What are three instances of humor in Silas Marner?
Eliot's use of humor in Silas Marner is connected to her keen sense of place and characterization. Silas Marner is set in a simpler time; the story of Silas's stolen gold and his eventual redemption through love has a distinct fairytale quality to it. Much of the humor has to do with Eliot's tongue-in-cheek portrayal of village life and the simple nature of the villagers.
Eppie's adventure into the fields, along with Silas's mission to find her, is comic. Eppie herself is a kind of comic foil for Silas, who in some respects is a child himself. Silas's decision to "punish" Eppie is funny because we are meant to laugh at Silas's naivete and because Eppie, though a toddler, always gets the best of Silas. She actually enjoys her punishment of being put in the coal hole!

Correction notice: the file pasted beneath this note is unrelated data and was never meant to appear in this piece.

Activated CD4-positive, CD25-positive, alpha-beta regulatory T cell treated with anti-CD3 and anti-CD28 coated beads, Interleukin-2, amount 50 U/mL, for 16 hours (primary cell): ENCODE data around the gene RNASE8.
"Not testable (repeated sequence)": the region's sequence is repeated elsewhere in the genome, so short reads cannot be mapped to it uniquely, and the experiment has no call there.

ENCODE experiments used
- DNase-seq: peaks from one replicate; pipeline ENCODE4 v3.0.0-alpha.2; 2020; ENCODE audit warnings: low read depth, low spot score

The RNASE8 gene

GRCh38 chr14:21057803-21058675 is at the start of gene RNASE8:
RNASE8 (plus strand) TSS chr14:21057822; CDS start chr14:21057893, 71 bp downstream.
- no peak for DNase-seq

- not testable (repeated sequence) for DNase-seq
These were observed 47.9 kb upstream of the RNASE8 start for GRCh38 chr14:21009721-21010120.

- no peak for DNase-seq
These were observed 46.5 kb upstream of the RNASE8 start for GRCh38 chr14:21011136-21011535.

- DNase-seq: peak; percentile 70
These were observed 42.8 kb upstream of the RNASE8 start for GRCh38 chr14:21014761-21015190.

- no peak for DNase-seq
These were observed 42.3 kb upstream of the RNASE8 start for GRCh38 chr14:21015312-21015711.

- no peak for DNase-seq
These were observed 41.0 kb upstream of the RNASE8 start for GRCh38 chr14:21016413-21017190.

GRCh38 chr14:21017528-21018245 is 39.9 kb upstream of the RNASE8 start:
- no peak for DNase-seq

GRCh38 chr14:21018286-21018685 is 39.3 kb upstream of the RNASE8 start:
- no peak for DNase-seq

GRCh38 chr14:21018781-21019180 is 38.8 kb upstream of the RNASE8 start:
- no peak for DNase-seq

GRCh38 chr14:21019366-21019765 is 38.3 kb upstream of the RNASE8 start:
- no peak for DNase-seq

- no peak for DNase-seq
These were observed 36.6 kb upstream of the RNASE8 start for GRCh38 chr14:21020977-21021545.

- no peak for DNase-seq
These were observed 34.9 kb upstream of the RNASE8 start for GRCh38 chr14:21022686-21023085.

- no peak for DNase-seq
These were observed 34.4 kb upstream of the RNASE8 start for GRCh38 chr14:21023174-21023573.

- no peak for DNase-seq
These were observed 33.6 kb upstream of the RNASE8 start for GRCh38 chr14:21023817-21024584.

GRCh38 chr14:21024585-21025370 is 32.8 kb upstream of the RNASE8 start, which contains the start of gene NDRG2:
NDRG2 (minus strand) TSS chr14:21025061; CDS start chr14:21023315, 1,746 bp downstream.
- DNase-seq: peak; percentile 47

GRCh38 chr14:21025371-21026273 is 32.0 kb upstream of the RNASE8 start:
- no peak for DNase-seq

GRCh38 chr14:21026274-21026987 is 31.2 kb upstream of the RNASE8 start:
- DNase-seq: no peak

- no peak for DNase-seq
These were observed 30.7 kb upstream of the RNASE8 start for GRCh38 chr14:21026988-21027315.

Another comic episode occurs after Silas has discovered that his gold has been stolen in the ridiculous debate that happens among the men about who among them should go to fetch the constable and how that act would in effect make them a "deputy constable." Here, the humor has to do with the backwardness of the men. When the farrier nominates himself to go, he is met with opposition from Mr. Macey, who asserts that doctors can't be constables and that, as someone who looks after horses, the farrier is a kind of doctor!
A third humorous moment occurs at the Rainbow Inn when the existence of ghosts is debated. Eliot's treatment of this argument is of a piece with her depiction of the locals as simple, colorful characters. The landlord's argument, for instance, that seeing ghosts is like smelling cheese—the fact that his wife can't smell cheese doesn't mean that there is no cheese—is given in a serious tone that makes it all the more funny.